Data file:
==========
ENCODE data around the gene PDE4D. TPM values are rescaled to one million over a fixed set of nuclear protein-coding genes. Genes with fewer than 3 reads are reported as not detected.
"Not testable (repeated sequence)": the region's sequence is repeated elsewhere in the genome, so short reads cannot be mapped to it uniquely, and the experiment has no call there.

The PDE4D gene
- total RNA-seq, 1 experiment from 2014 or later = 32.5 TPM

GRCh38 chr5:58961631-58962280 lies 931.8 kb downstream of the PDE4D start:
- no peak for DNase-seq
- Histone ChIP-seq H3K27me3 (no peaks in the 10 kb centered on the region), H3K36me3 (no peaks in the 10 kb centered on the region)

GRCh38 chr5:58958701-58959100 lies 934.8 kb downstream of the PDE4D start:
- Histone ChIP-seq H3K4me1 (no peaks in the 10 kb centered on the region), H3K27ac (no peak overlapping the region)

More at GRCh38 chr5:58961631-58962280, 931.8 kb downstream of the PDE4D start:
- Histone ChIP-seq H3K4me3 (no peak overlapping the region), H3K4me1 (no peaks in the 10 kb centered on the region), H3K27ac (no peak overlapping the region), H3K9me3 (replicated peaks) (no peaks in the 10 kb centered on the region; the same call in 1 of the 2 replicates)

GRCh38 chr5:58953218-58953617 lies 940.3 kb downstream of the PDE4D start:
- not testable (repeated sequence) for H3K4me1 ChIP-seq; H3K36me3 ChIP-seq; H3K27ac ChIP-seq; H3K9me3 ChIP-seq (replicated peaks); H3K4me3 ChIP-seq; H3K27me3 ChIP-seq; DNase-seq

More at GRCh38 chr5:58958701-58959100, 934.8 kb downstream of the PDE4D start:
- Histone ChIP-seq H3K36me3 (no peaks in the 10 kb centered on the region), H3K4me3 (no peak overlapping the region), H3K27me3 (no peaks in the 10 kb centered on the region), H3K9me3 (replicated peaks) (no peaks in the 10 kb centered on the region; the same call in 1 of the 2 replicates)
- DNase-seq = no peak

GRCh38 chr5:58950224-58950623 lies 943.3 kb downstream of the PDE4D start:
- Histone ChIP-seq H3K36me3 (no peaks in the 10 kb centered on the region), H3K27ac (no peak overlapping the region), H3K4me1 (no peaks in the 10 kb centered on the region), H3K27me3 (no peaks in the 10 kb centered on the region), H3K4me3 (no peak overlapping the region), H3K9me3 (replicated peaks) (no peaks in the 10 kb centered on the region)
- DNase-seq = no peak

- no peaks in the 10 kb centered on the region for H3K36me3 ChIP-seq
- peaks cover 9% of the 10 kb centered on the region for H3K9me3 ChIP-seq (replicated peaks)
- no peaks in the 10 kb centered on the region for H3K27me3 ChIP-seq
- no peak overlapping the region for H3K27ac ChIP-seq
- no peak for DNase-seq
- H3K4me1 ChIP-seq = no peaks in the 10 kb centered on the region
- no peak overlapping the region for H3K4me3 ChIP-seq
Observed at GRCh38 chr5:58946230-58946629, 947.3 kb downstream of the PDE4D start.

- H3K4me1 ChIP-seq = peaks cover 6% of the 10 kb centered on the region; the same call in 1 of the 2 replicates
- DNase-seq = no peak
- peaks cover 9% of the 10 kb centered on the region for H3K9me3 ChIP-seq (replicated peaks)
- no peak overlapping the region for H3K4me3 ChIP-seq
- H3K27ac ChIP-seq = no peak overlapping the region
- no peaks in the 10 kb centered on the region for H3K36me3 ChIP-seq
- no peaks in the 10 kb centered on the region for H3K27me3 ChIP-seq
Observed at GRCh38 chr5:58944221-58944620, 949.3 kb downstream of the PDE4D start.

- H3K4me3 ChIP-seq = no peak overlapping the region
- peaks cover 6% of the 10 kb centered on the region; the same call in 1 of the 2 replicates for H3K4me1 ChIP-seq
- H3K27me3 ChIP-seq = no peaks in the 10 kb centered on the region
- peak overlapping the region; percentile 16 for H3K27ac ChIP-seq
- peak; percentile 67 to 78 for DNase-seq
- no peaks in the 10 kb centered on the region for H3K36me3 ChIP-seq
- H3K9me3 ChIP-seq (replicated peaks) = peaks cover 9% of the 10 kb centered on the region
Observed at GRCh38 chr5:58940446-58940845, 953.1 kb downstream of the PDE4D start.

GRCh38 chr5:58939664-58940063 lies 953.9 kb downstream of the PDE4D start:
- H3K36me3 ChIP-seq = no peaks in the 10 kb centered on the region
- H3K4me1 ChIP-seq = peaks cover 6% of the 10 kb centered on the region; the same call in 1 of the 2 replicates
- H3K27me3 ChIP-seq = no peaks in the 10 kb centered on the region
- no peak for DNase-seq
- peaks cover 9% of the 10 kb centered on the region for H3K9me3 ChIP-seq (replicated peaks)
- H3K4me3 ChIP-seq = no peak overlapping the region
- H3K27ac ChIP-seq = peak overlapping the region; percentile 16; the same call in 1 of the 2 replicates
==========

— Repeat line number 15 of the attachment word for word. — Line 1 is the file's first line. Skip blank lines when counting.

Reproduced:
- Histone ChIP-seq H3K36me3 (no peaks in the 10 kb centered on the region), H3K4me3 (no peak overlapping the region), H3K27me3 (no peaks in the 10 kb centered on the region), H3K9me3 (replicated peaks) (no peaks in the 10 kb centered on the region; the same call in 1 of the 2 replicates)